This was written a month ago when our newborn son was in NICU. He’s home and doing well now.
1) Don’t believe the signs that say the hospital parking garage is full. Loser move. Those signs are intended to thin the herd, sending the less-determined to the even-more-inconvenient clinic parking two and a half blocks away. Just sail into the garage with faith that a spot will appear. It will, and probably near the elevators.
2) To get your baby’s information over the phone, you must give them your pre-assigned four digit code. But if you want to walk in and actually see the babies, all you need to know is one of their last names—which are posted with little sticky notes by the reception desk. They don’t check i.d.’s or anything. Just say “I’m baby McNamara’s dad” and you can step right in–unless they happen to remember what Mr. McNamara looks like. But if you come in at the very start of the shift you can minimize the chance that they’ve seen him recently. This seems like pretty poor security to me. Although it is probably difficult to abduct babies with all those tubes and wires going everywhere.
3) Every nurse has a different idea about whether you can hold the baby. If the day shift nurse says that you can’t hold him because he’s sleeping and needs to rest, try not to act surprised when the night shift nurse says, “Go ahead and pick him up while he’s sleeping; that’s the best time.” Subjectivity is built into the system.
4) No matter how good the news is, when you walk out of NICU you should try to keep a neutral to somber expression. Someone else is getting bad news. If you can pull off a constant expression of polite but unprying concern, even better, but that one has a high technical difficulty level. Probably safer to just go with the slightly furrowed brow.
5) This is not easy. A lot of Aidan’s roommates are really struggling. The simple truth is that some of these babies aren’t going to make it.
Sometimes it’s hard not to feel a little embarrassed that Aidan is big and basically healthy, when he is surrounded by tiny, struggling babies. A couple of days ago I was holding Aidan, and the parents of the baby right beside him were visiting their preemie. The dad’s eyes opened wide when he saw us. “That’s a big baby.”
“Nine pounds, 12 ounces,” I said.
“Ours is finally up to two-seven.”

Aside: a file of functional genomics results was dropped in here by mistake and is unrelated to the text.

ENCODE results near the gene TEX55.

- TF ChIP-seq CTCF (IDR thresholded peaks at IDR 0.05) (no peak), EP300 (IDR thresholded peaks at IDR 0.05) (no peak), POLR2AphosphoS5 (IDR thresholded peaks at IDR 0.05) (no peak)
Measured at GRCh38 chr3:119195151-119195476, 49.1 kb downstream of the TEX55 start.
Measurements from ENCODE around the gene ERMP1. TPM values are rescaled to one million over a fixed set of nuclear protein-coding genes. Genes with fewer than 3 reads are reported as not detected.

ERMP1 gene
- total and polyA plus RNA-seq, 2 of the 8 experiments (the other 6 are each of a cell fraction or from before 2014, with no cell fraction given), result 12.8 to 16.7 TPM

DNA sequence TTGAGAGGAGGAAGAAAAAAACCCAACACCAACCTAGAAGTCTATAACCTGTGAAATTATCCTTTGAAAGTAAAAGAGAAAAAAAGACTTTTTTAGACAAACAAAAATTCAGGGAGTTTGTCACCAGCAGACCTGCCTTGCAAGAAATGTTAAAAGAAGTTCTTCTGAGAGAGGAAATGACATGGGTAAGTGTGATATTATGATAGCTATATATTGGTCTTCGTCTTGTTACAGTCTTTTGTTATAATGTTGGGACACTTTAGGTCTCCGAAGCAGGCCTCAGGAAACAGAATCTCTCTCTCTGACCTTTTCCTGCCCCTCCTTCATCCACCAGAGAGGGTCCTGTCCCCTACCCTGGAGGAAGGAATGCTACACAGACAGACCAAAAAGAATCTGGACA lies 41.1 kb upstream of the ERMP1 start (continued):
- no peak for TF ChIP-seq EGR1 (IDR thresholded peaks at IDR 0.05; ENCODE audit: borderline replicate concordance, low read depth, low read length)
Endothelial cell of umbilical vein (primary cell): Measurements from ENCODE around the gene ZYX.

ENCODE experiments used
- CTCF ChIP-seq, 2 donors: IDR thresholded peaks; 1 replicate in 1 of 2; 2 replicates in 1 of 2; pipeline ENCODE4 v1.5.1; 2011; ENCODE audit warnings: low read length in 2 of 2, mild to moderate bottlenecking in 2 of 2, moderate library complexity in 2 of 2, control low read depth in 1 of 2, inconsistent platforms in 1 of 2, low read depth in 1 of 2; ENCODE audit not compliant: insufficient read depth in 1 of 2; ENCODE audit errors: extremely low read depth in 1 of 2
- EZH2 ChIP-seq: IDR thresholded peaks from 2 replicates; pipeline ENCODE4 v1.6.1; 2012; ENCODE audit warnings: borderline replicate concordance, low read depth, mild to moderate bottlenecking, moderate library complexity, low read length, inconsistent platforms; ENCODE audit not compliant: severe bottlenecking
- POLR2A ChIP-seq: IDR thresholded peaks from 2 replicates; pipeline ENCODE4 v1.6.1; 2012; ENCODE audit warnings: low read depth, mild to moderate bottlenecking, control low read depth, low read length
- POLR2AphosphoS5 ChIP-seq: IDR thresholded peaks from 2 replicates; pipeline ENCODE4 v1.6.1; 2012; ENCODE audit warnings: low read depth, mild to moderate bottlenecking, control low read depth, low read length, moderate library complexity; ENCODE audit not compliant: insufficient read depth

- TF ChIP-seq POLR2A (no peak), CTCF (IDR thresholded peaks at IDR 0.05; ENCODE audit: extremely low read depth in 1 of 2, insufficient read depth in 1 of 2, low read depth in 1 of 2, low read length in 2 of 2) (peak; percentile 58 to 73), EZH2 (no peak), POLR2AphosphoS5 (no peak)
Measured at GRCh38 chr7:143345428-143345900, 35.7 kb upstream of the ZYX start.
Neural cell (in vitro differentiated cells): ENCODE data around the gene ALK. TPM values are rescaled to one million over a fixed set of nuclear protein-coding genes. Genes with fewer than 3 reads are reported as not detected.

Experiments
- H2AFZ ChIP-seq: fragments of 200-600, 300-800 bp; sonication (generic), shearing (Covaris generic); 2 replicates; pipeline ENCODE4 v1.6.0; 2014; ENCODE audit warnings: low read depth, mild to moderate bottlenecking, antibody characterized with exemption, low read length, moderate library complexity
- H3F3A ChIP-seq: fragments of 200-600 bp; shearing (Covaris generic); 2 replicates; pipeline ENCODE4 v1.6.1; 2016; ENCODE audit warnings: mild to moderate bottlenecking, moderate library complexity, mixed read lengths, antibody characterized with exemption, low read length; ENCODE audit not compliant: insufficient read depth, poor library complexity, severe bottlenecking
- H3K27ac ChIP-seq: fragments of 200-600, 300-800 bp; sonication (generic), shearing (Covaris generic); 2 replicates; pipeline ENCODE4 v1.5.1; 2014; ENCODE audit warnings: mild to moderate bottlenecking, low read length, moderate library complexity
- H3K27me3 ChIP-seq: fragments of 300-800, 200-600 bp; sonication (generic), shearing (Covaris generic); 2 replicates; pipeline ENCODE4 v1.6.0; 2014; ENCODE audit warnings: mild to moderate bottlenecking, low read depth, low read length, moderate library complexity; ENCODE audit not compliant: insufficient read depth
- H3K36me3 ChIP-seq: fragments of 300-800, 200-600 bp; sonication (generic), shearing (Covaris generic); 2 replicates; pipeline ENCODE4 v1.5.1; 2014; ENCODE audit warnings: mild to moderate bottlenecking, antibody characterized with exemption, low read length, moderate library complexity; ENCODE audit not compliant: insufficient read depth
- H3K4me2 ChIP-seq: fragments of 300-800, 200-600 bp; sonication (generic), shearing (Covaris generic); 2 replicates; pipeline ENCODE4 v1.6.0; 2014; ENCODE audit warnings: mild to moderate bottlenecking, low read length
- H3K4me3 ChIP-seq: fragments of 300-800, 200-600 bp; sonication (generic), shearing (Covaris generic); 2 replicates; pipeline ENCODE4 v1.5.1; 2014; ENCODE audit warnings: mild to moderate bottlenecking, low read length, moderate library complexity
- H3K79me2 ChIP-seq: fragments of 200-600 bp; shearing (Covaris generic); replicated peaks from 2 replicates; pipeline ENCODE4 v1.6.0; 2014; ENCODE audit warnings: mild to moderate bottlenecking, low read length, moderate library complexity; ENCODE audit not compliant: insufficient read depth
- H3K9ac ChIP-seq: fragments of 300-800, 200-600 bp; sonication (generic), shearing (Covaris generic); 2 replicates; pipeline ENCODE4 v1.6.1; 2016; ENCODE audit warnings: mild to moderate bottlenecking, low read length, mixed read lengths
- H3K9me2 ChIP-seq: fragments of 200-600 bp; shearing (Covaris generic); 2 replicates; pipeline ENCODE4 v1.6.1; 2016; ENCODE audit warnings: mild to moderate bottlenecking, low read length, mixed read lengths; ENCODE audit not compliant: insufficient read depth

My kid was born four times bigger than the weight his baby has reached after three weeks.
Yesterday, I was visiting again and I saw that their baby’s heart rate was going up and up. The nurse came over to check and found the source of the problem—a large (for a preemie) blob of mucus blocking one of his nasal passages. She pulled it out and called the respiratory therapist over to take a look. It’s just surreal to see alarms going off because of a booger.
And then there’s last night. I noticed when we came in that part of the room was closed off by a kind of movable curtain. A sign said “Quiet please! Minimal stimulation.” We’ve done the “minimal stimulation” routine with Aidan before, so I didn’t really think anything of it. We got the update on Aidan (still feverish, but stable; blood pressure and respiration fine without assistance), and looked in on the two and half pound kid, who seemed to be well and booger-free. Then we started taking turns holding our son.
It was Sandy’s turn to hold him when the parents of the little girl behind the curtain burst out of the room, in tears. I watched them leave. It was a couple I had met before, briefly. On my first day to visit they showed me how to scrub in—I had never used a pedal-operated sink before. At the time they seemed nice enough, but perpetually distracted–like every parent around here. When they rounded the corner I glanced over at their daughter’s monitor. Flatlined.
Sandy’s eyes started welling up. “Did that baby….?”
At first I just shrugged, like I didn’t know. But I did. And after a minute, I slowly nodded.
A man came in and asked what the exact time was.
“I think I should go home now,” Sandy said. So we handed Aidan back to Nurse Emily and slipped away, brows furrowed, past the families in the waiting room.
After that, stepping back in NICU feels like tip-toeing over the gates of Sheol. We are so close sometimes.